Age-related deterioration in flexibility is associated with health-related quality of life in nonagenarians

Jennifer M. Fabre, Robert H. Wood, Katie E. Cherry, L. Joseph Su, M. Elaine Cress, Christina M. King, Melissa J. DeVeer, Rebecca Ellis, S. Michal Jazwinski

Research output: Contribution to journalArticlepeer-review

16 Scopus citations


Background and Purpose: Studies indicate that age is associated with deterioration in physical function and a concomitant decrease in health-related quality of life (HRQL). The contribution of physical function to HRQL in nonagenarians (ages 90-99) is unknown. The purposes of this study were to examine age-related changes in physical function and HRQL among community-dwelling nonagenarians and to determine the relationship between their physical function and HRQL. Methods: Seventy-four community-dwelling nonagenarians participated. The Continuous Scale Physical Function Performance Test-10 (CS-PFP10) was used to measure their physical function and the Short Form (SF)-36 was used to measure their HRQL. Pearson correlations were used to assess associations among age, physical function, and HRQL scores. Results: Age was inversely associated with the upper body flexibility (r = -.365, p = .001) subscale of the CS-PFP10, but not significantly associated with any other physical function or HRQL score. Significant associations between physical function and HRQL were limited to those between upper body flexibility and the physical function subscale (r = .424, p < .001) and physical function component summary score (r = .376, p = .001) of the SF-36. Conclusion: These data suggest that upper body flexibility continues to decline during the 10th decade of life and has implications for influence on aspects of HRQL in this segment of the population.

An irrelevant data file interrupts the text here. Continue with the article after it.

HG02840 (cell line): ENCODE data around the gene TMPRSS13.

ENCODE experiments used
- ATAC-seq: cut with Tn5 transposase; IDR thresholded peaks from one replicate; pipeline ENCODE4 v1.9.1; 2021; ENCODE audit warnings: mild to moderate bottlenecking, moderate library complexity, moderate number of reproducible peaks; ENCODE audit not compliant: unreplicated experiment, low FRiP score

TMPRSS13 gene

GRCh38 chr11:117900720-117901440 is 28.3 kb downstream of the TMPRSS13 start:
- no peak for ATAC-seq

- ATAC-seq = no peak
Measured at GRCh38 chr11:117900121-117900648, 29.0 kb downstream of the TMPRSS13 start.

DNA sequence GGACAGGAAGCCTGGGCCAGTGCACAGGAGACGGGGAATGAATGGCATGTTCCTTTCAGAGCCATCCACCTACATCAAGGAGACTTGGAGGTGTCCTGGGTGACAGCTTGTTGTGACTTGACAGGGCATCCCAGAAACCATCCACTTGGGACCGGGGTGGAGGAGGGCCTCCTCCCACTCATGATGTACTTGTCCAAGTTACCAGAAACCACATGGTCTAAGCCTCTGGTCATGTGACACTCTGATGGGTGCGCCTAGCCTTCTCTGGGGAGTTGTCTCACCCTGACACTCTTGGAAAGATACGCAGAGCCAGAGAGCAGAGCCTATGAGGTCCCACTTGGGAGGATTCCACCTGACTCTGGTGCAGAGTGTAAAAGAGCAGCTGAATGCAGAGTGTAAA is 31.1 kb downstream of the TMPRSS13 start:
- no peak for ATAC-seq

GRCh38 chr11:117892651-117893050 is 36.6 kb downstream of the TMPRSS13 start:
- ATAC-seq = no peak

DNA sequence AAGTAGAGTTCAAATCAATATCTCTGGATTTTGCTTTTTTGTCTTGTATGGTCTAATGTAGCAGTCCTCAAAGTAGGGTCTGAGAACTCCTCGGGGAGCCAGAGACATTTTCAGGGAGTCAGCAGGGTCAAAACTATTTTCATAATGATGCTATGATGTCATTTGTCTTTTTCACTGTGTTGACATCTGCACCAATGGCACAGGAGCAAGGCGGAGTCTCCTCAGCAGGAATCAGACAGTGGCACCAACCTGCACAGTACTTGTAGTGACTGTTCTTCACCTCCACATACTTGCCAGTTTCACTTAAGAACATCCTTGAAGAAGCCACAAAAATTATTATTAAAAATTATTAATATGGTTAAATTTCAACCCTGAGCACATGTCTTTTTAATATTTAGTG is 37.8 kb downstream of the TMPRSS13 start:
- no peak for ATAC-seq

Original languageEnglish (US)
Pages (from-to)16-22
Number of pages7
JournalJournal of Geriatric Physical Therapy
Issue number1
StatePublished - 2007
Externally publishedYes


  • Physical fitness
  • Physical function
  • Well-being

ASJC Scopus subject areas

  • Rehabilitation
  • Geriatrics and Gerontology


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